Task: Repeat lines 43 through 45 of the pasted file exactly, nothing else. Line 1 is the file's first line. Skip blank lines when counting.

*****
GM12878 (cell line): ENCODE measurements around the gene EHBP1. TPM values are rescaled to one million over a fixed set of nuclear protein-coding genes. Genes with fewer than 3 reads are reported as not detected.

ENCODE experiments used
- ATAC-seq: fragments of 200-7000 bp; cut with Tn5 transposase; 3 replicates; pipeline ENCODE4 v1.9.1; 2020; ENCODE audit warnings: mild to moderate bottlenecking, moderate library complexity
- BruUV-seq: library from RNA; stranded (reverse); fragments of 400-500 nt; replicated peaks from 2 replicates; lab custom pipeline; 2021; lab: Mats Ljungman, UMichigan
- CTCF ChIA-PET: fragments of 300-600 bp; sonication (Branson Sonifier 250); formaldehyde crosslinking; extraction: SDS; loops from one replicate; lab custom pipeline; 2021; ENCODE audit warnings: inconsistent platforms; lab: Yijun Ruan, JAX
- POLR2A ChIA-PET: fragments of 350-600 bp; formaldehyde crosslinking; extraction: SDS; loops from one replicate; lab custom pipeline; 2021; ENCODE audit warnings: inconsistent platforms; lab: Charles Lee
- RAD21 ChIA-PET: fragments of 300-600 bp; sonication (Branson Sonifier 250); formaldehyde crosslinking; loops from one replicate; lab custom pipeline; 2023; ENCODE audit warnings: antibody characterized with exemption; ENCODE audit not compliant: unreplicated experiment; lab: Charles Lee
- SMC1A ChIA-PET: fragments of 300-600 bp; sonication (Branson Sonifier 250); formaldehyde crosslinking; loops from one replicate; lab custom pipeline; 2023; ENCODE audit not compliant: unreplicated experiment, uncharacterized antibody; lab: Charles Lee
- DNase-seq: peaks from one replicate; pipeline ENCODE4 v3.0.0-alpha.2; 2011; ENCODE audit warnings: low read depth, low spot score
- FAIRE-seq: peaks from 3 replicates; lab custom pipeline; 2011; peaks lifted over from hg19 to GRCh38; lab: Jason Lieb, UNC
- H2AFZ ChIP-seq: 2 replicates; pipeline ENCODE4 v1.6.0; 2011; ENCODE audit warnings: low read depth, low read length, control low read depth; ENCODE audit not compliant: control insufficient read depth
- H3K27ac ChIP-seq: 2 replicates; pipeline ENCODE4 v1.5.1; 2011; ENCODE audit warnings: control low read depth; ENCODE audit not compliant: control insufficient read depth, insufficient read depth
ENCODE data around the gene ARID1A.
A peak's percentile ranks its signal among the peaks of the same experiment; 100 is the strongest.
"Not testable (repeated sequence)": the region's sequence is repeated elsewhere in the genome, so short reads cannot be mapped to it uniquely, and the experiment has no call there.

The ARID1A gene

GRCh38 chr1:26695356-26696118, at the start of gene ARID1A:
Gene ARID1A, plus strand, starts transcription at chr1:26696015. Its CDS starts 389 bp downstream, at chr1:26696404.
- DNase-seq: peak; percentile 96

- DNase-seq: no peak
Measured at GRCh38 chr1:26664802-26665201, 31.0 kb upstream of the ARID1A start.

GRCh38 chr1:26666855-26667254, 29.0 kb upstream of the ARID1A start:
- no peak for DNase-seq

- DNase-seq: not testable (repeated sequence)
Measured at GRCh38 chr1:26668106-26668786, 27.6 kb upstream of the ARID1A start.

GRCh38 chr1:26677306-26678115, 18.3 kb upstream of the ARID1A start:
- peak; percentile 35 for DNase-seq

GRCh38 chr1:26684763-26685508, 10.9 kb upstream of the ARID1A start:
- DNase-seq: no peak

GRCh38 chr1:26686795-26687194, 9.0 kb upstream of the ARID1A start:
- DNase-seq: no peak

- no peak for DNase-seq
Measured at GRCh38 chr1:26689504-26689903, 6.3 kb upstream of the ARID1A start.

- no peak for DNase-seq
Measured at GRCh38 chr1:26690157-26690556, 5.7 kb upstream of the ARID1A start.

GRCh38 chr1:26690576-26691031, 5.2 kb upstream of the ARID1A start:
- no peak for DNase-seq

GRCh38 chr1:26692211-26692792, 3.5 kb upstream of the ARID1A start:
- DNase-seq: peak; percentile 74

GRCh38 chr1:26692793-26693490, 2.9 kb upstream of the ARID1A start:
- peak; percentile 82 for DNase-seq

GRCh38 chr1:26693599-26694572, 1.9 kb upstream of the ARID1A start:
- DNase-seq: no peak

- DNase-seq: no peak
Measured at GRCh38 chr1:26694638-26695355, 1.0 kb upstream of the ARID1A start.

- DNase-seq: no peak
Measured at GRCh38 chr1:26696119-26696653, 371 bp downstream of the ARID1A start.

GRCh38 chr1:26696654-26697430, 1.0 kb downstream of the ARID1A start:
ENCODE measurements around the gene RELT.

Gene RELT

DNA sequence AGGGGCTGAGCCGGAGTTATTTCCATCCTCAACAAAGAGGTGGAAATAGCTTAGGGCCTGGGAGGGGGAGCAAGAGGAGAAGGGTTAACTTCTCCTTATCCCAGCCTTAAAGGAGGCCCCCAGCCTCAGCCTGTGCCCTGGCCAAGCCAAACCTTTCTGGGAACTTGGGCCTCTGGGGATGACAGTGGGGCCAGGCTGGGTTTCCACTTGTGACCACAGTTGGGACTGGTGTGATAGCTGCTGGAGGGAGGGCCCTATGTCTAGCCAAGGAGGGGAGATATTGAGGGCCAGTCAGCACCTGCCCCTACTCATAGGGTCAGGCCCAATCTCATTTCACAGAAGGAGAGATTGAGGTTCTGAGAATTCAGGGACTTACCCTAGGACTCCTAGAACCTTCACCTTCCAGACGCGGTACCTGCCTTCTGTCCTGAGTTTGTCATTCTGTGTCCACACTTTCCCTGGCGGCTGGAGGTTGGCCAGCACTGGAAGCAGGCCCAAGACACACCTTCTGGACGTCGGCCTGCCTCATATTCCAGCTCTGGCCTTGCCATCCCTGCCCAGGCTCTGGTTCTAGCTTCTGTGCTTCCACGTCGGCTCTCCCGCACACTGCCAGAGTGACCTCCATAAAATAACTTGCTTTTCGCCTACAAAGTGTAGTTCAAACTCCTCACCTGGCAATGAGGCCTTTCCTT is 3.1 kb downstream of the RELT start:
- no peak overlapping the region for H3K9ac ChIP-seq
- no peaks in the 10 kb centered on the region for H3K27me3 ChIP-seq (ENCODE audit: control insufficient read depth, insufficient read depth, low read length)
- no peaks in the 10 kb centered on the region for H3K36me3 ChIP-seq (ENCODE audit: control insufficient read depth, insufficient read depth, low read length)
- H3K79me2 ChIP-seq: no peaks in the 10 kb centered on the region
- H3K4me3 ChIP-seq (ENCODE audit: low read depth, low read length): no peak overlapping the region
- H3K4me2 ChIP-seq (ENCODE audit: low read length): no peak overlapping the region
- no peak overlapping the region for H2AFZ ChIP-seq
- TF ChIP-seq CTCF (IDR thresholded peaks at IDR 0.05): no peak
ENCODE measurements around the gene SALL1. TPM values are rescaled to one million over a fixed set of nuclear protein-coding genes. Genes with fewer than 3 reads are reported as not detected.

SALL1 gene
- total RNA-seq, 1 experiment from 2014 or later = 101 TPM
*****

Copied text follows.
- DNase-seq: no peak

- DNase-seq: no peak
Measured at GRCh38 chr1:26694638-26695355, 1.0 kb upstream of the ARID1A start.